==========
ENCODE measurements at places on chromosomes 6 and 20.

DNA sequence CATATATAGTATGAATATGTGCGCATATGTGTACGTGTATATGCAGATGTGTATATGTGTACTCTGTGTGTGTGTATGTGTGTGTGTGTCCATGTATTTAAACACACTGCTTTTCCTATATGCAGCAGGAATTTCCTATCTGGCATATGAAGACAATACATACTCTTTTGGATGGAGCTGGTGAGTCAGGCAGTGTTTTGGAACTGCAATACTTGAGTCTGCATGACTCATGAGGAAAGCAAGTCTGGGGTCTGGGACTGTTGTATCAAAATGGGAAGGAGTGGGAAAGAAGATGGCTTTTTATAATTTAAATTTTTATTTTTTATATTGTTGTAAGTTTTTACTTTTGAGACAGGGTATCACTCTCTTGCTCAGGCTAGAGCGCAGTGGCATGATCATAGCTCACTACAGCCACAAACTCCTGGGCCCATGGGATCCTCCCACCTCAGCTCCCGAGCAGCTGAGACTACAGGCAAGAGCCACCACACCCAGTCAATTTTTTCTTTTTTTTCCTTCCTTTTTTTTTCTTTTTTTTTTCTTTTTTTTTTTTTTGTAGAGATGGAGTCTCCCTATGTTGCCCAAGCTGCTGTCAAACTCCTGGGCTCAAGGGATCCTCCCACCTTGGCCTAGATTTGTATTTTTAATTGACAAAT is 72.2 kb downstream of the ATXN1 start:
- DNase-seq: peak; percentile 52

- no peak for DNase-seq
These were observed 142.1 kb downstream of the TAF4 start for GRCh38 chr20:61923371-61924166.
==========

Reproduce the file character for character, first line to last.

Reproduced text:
ENCODE measurements at places on chromosomes 6 and 20.

DNA sequence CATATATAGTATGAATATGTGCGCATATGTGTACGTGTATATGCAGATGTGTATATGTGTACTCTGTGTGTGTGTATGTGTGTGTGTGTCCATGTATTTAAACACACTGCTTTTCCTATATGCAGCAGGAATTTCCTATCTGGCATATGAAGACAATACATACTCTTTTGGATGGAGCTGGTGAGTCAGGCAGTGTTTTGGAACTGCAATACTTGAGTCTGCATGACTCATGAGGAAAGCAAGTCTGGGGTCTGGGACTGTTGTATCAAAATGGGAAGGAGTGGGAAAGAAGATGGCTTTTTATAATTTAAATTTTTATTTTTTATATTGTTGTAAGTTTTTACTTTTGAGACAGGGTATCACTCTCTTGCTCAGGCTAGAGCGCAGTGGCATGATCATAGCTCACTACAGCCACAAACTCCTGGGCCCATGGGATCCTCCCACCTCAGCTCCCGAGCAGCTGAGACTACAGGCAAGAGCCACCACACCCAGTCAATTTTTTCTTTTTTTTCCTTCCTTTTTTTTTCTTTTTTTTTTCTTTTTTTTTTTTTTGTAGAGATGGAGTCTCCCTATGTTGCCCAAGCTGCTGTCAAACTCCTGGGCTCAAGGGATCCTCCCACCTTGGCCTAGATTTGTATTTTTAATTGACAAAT is 72.2 kb downstream of the ATXN1 start:
- DNase-seq: peak; percentile 52

- no peak for DNase-seq
These were observed 142.1 kb downstream of the TAF4 start for GRCh38 chr20:61923371-61924166.